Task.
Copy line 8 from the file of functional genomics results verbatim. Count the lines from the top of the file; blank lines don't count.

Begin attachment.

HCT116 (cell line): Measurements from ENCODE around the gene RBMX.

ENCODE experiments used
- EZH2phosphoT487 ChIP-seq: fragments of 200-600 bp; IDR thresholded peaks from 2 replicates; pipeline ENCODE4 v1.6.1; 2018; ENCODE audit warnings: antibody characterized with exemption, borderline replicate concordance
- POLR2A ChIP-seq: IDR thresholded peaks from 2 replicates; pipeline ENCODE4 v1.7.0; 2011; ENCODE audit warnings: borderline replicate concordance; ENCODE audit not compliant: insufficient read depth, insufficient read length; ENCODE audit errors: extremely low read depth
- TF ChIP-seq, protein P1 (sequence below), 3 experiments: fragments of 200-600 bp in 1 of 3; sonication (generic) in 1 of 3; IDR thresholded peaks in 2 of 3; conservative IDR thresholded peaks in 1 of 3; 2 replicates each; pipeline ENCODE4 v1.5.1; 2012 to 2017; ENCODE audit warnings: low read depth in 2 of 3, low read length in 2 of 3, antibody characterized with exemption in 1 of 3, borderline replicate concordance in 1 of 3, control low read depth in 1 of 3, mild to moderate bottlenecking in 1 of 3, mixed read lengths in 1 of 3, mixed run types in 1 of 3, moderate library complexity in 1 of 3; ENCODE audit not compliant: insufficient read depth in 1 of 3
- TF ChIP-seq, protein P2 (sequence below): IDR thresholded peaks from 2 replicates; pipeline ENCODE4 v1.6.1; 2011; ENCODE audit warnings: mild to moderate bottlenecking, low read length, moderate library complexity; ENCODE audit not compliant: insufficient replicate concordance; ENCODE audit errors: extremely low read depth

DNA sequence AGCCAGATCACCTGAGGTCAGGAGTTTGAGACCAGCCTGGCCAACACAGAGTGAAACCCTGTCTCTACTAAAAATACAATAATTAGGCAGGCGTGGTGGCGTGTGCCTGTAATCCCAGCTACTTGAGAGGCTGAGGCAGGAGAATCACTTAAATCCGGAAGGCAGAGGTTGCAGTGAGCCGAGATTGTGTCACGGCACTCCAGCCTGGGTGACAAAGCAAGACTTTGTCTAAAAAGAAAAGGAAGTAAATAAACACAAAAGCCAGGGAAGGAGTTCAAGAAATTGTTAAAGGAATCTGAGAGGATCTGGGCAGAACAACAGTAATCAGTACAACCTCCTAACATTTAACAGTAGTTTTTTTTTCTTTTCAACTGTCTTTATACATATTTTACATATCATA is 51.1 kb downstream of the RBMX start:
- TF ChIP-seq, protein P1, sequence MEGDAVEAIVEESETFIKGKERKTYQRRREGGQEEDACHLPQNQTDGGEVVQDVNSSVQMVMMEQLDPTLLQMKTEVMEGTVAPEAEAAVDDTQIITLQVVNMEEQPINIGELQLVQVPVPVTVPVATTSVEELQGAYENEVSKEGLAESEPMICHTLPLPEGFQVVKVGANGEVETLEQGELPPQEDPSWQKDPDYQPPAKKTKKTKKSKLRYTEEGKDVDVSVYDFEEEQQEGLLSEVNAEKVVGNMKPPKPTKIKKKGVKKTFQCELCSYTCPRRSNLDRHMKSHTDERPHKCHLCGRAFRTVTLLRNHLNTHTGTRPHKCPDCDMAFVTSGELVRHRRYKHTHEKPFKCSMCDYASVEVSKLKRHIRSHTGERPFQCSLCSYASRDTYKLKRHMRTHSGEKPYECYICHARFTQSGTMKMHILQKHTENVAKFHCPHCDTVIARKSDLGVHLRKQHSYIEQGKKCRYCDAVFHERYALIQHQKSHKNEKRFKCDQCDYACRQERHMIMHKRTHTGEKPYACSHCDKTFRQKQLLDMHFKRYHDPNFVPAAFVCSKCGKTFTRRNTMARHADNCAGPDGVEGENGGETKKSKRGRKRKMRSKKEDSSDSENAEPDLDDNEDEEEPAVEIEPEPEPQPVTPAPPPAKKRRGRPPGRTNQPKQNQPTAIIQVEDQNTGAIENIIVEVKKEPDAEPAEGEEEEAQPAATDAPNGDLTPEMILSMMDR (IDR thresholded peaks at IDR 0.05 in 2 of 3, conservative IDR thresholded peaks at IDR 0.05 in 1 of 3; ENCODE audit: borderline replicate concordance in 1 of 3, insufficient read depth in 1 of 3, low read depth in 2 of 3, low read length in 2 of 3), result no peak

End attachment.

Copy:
- TF ChIP-seq, protein P1, sequence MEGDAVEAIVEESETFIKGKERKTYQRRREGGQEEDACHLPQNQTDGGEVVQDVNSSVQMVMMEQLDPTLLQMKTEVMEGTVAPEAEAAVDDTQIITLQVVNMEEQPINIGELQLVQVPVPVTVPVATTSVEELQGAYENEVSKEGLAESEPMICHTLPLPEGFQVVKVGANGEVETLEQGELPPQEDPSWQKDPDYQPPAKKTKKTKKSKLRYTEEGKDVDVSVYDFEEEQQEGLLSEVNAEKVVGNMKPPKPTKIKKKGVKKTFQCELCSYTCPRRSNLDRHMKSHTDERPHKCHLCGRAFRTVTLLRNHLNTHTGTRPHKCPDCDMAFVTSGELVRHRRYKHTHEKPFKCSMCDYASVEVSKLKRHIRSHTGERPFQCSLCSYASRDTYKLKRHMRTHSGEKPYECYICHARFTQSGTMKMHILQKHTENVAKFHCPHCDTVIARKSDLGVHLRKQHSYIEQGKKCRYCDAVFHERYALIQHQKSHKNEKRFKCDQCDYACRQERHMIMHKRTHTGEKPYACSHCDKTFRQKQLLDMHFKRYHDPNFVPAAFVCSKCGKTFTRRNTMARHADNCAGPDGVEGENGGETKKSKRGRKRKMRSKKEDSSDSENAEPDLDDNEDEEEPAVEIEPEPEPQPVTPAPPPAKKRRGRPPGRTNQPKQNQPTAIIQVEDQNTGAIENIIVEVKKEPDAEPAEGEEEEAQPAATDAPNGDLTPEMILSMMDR (IDR thresholded peaks at IDR 0.05 in 2 of 3, conservative IDR thresholded peaks at IDR 0.05 in 1 of 3; ENCODE audit: borderline replicate concordance in 1 of 3, insufficient read depth in 1 of 3, low read depth in 2 of 3, low read length in 2 of 3), result no peak